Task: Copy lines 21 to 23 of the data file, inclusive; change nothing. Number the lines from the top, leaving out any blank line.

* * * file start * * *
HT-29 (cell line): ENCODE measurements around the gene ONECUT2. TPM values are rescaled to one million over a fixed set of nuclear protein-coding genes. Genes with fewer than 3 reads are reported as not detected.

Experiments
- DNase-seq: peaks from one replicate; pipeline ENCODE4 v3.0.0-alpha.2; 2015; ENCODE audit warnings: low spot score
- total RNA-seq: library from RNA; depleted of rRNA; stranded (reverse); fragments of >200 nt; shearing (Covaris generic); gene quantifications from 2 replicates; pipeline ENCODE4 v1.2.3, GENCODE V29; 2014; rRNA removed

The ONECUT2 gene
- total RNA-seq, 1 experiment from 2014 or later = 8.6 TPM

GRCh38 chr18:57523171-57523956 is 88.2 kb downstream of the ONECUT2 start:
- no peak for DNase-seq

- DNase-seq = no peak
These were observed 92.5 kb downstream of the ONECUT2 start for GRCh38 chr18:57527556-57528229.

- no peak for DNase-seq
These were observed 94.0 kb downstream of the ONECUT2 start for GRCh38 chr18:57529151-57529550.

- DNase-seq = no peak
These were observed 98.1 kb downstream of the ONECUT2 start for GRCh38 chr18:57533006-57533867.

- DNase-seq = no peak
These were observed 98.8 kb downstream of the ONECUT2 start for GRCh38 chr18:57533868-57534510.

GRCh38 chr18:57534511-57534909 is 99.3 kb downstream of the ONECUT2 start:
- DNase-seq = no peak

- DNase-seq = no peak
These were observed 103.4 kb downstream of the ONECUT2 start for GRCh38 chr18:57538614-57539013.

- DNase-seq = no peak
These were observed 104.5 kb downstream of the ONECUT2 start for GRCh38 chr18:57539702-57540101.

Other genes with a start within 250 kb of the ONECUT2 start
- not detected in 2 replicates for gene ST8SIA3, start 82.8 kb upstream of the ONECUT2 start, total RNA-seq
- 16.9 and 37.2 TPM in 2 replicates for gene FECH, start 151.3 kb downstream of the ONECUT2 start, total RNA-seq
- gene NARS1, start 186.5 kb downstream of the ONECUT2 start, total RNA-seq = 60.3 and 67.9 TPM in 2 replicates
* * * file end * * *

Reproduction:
- DNase-seq = no peak
These were observed 104.5 kb downstream of the ONECUT2 start for GRCh38 chr18:57539702-57540101.

Other genes with a start within 250 kb of the ONECUT2 start